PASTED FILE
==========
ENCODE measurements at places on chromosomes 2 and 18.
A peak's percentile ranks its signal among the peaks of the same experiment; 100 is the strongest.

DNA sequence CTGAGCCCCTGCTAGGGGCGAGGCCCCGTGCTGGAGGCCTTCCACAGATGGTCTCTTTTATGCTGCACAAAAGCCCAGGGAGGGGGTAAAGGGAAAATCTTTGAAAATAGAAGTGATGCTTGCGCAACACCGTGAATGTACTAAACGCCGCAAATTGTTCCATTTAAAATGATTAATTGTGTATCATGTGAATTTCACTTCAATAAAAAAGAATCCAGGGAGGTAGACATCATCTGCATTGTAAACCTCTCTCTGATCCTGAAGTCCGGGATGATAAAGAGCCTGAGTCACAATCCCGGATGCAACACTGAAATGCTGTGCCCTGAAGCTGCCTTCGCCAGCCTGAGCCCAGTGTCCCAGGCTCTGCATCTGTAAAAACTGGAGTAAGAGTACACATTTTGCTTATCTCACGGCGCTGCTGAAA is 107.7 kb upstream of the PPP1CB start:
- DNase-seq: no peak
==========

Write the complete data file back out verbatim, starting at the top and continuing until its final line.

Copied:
ENCODE measurements at places on chromosomes 2 and 18.
A peak's percentile ranks its signal among the peaks of the same experiment; 100 is the strongest.

DNA sequence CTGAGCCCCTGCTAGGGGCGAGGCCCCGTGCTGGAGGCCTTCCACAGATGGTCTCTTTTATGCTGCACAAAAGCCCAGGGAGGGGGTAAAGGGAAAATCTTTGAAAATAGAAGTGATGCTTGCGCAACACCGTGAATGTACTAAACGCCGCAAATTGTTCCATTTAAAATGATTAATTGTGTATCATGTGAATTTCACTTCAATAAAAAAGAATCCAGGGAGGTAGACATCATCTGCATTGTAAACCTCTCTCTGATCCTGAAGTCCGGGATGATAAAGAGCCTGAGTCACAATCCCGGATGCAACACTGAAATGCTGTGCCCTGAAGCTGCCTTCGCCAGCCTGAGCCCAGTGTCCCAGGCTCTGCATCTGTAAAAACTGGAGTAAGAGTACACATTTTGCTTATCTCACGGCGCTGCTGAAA is 107.7 kb upstream of the PPP1CB start:
- DNase-seq: no peak